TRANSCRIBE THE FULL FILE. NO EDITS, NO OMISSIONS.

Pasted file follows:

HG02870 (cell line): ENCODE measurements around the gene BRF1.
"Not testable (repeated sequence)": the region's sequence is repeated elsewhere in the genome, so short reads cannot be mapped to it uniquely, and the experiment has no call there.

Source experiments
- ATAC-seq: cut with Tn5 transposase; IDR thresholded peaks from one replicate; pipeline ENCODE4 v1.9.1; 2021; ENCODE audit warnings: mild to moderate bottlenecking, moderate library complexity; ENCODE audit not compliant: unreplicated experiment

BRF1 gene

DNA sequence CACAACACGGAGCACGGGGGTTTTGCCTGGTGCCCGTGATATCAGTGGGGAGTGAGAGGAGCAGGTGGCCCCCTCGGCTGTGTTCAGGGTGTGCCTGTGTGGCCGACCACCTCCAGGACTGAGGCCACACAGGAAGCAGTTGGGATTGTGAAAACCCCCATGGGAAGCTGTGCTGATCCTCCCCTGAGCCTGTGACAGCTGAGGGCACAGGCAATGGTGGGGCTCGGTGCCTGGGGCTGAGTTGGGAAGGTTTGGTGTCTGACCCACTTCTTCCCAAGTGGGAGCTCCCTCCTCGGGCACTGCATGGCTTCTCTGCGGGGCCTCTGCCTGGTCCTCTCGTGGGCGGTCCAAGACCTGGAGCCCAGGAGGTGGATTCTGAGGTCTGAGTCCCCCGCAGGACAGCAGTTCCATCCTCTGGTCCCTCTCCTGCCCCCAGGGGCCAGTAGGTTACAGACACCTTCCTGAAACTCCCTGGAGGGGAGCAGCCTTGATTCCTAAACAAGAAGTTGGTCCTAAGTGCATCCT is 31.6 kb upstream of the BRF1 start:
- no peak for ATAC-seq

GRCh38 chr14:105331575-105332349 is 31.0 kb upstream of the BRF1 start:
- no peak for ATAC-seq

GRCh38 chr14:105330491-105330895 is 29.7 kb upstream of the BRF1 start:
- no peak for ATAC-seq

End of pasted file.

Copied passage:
HG02870 (cell line): ENCODE measurements around the gene BRF1.
"Not testable (repeated sequence)": the region's sequence is repeated elsewhere in the genome, so short reads cannot be mapped to it uniquely, and the experiment has no call there.

Source experiments
- ATAC-seq: cut with Tn5 transposase; IDR thresholded peaks from one replicate; pipeline ENCODE4 v1.9.1; 2021; ENCODE audit warnings: mild to moderate bottlenecking, moderate library complexity; ENCODE audit not compliant: unreplicated experiment

BRF1 gene

DNA sequence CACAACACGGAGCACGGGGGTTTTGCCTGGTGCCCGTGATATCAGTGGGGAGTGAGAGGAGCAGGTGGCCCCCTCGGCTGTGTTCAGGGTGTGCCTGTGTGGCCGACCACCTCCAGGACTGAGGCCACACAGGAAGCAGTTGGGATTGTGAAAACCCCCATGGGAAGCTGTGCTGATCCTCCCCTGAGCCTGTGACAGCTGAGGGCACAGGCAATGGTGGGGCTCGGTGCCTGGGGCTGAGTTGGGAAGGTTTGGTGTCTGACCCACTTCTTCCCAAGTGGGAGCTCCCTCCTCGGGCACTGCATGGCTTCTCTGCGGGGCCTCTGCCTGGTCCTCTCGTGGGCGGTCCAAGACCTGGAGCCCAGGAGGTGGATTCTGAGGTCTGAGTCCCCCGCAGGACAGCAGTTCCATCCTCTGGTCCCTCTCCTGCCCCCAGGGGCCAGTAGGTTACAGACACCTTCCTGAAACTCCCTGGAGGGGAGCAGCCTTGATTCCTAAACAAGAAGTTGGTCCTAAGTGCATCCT is 31.6 kb upstream of the BRF1 start:
- no peak for ATAC-seq

GRCh38 chr14:105331575-105332349 is 31.0 kb upstream of the BRF1 start:
- no peak for ATAC-seq

GRCh38 chr14:105330491-105330895 is 29.7 kb upstream of the BRF1 start:
- no peak for ATAC-seq